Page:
Windows IE 5 Questions

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  #1  
Old 09-30-01, 01:03 PM
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I.E.5xx Files, Folders and Cookies Questions

Windows '98 C drive contains one folder named "Windows" which contains a folder named "cookies." Deleting cookies in that folder poses no real problems.

However, further explorations down the list in "C" drive reveals more folders and more cookies within the folder named "Windows."

Windows has another sub folder contained within Internet Explorer called "Temp Internet Files" folder.

Expanding that folder reveals another folder named "Content IE5". Within that folder are yet more folders.

2 Questions:

The folders within the "Content IE 5" use abbreviated names. Several have a combination of numbers and letters. The folders are listed below.

Question #1
Kindly explain what the abbreviated names stand for and why are cookies stored here also?

Question #2
What would happen if the cookies within each of the folders contained within "Content IE5" were deleted? I am NOT referring to deleting the folders, just the cookies within them.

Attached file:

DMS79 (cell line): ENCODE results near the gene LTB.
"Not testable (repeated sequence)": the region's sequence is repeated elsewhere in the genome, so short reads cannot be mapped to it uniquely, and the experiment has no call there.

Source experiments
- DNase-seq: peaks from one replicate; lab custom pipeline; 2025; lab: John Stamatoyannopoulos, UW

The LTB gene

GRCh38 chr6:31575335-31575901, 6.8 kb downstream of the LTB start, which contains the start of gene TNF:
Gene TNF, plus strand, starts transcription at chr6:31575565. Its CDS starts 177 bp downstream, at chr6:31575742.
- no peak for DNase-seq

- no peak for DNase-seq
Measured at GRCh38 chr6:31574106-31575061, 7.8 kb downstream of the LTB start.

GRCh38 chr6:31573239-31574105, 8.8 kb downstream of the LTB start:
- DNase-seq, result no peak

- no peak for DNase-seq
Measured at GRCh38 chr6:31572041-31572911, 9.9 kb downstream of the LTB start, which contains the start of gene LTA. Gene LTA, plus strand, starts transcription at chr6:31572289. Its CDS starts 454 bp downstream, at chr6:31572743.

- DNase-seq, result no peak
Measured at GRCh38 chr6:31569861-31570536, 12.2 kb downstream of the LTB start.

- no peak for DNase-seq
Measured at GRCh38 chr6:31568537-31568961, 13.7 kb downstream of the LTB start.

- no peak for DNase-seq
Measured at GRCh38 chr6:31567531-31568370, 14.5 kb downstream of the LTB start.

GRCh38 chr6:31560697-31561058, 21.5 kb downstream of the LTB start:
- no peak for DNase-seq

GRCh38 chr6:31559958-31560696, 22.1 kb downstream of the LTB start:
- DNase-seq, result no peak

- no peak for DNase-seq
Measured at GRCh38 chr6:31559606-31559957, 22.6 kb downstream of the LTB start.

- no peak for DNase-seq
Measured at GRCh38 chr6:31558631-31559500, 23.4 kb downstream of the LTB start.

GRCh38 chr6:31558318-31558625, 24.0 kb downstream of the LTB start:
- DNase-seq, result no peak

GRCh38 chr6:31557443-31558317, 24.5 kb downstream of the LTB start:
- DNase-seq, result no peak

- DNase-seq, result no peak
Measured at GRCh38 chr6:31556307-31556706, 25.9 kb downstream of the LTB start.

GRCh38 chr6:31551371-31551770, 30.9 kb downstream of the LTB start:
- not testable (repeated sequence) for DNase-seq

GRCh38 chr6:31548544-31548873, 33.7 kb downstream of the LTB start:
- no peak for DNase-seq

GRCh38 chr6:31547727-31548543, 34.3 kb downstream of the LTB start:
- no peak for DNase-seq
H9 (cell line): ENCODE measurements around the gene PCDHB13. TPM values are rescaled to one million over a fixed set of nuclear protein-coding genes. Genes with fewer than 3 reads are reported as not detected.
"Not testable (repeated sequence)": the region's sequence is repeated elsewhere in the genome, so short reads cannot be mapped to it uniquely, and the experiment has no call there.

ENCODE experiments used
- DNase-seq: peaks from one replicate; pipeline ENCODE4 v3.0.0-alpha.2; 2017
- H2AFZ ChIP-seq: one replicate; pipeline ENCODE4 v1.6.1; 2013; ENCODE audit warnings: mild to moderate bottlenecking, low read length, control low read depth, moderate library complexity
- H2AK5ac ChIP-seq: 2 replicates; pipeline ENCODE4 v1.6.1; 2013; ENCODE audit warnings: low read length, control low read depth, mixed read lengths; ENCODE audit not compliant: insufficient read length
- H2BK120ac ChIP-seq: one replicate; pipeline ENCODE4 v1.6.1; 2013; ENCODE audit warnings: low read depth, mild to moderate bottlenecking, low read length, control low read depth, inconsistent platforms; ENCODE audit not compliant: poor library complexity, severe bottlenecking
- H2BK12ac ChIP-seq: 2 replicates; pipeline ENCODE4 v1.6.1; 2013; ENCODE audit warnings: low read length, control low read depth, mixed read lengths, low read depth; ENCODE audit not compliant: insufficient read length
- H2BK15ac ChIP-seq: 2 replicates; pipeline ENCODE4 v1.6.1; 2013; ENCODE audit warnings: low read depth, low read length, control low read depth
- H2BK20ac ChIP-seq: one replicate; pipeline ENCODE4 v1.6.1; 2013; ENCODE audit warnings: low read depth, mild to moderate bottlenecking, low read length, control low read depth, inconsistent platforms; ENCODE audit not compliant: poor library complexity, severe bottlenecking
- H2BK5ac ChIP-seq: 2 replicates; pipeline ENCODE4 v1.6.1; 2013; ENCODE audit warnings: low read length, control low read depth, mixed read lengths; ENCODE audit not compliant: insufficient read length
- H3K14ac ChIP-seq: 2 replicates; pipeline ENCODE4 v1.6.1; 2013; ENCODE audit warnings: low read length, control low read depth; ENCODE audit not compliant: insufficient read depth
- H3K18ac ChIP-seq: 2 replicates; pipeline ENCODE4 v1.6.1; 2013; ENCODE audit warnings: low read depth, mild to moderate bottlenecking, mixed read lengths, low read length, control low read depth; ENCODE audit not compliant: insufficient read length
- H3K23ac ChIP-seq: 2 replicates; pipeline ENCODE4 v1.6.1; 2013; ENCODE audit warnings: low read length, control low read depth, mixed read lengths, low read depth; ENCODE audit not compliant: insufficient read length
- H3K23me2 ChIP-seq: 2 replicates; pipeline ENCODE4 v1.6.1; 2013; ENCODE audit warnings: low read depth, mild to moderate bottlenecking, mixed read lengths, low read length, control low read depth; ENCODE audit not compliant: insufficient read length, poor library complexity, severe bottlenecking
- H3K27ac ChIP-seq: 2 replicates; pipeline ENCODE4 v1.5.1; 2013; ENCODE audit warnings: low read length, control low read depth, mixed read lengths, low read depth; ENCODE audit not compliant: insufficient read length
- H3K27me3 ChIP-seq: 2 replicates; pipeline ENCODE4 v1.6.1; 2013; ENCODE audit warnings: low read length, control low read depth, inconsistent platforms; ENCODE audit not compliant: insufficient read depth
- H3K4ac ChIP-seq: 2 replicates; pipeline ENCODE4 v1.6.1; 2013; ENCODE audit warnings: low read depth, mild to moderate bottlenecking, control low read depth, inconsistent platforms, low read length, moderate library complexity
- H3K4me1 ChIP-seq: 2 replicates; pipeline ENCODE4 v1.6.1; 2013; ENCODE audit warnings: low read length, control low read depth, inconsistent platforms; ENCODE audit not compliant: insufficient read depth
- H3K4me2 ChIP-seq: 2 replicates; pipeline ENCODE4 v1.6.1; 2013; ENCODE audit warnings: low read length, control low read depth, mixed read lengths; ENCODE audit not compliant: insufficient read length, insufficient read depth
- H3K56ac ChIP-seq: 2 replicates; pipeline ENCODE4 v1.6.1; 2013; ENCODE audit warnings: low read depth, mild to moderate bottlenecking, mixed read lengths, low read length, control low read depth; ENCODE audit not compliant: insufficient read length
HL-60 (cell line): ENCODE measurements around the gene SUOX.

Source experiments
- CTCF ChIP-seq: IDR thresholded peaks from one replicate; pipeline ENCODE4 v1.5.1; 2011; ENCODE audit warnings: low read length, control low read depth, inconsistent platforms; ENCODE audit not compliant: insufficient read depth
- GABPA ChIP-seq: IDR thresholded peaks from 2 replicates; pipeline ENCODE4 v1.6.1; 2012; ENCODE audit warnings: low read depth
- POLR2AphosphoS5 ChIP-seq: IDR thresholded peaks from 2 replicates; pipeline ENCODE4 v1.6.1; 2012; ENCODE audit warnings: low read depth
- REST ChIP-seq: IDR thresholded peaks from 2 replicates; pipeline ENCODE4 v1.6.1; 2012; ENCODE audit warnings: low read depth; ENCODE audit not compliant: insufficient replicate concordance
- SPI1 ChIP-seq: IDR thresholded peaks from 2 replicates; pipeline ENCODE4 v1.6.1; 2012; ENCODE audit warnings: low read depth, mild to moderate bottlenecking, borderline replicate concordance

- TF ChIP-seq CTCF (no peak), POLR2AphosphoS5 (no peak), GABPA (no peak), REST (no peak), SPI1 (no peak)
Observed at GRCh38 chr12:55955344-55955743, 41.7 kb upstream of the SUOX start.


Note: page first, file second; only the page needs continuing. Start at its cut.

Example list of folders found.

3uf80ofd


8kaqkmod


8xusshmb


butdzuno


du1y80e5


jfnsuwuk


Lb3utiea


prnizu43


ry0hvjok


u2o8fnn6


uviv29cb


xvaogmwl


FYI:
Spaces between each folders name listed above has been left to save time with a reply posting. Using the edit option below, should avoid having to list each folder again within a seperate reply posting and discribing it.

Additional informational replies, facts and opinions will also be greatly appreciated. Kindly use a seperate reply.

Thanks,
Tom
 
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  #2  
Old 09-30-01, 02:24 PM
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those are good questions, ones i dont have answers for. (dont have a lot of those) but since I dont mind messing up my office pc I deleted the cookies in one of the abbreviated folders and found that the other 5 folders contents were also deleted. And that spyder deletes these when you run the program as well. I would say its just another area that MS decided to store cookies. (like the 3 main areas and the .dat files are not enough!)

Brian
 
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Old 09-30-01, 04:43 PM
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Hello Brian

Thanks for a timely reply.
Would you kindly explain what you mean by "SPYDER?"

What's the "SPYDER" PROGRAM???

Are you referring to the standard windows scan disk, disk defrag. etc programs or some other program you added or is OEM included in another version of windows???